The hand is involved in nearly all of our daily activities. While many people think it takes a traumatic injury to affect hand use, common nontraumatic injuries and conditions can be just as problematic. These include:
- Carpal tunnel syndrome
- De Quervain's disease
- Dupuytren's disease
- Ganglion cysts
- Tennis elbow (lateral epicondylitis)
- Trigger finger
The most common hand surgery procedures are those done to repair injured hands, including injuries to the tendons, nerves, blood vessels and joints; fractured bones; and burns, cuts and other injuries to the skin.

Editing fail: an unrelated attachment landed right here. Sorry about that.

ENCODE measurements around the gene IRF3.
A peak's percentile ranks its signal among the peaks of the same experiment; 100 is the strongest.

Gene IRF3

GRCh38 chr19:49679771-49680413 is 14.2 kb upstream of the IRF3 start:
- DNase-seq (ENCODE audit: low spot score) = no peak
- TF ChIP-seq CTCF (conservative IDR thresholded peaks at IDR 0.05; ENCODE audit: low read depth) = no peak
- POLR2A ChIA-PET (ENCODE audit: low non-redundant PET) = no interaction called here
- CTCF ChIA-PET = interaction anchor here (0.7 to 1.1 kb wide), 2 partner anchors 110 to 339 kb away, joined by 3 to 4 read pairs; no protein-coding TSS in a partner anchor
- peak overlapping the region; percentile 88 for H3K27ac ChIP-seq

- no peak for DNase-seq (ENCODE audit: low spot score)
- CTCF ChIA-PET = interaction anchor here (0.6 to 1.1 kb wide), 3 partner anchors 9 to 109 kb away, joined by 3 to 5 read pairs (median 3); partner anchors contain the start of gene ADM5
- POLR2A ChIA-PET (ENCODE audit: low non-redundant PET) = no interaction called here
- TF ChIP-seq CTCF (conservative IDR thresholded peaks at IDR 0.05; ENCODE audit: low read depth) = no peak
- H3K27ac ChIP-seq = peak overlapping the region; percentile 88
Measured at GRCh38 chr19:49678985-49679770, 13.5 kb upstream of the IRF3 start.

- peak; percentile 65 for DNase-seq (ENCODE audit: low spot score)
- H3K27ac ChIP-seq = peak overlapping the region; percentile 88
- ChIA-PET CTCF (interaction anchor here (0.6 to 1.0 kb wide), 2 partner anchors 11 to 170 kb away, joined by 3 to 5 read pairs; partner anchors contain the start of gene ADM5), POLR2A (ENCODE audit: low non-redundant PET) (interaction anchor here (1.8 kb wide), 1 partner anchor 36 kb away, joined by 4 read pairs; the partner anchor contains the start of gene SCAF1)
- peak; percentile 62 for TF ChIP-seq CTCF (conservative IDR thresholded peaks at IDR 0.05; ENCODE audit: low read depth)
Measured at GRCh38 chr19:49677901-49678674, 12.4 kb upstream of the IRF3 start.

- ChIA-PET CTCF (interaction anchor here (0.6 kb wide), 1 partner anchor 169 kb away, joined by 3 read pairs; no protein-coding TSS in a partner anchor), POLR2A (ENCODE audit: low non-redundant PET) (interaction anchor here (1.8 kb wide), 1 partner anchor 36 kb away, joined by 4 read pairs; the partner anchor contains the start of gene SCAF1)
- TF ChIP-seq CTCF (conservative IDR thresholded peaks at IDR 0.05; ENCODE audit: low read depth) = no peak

The one-year Hand Surgery Fellowship at Mayo Clinic's campus in Rochester, Minnesota, provides complete training for orthopedic or plastic surgeons who wish to specialize in care of the hand.
The Hand Surgery Fellowship fulfills the requirements for training as stated by the American Board of Orthopaedic Surgery and is accredited by the Accreditation Council for Graduate Medical Education.
Upon completion of primary board certification requirements and this fellowship, you will be eligible to take the examination for the Subspecialty Certificate in Surgery of the Hand through the American Board of Orthopaedic Surgery, the American Board of Plastic Surgery or the American Board of Surgery.
The Hand Surgery Fellowship began in 1972, and since that time, more than 90 physicians have completed training. Four fellows are anticipated to complete training in this program annually.
July 28, 2014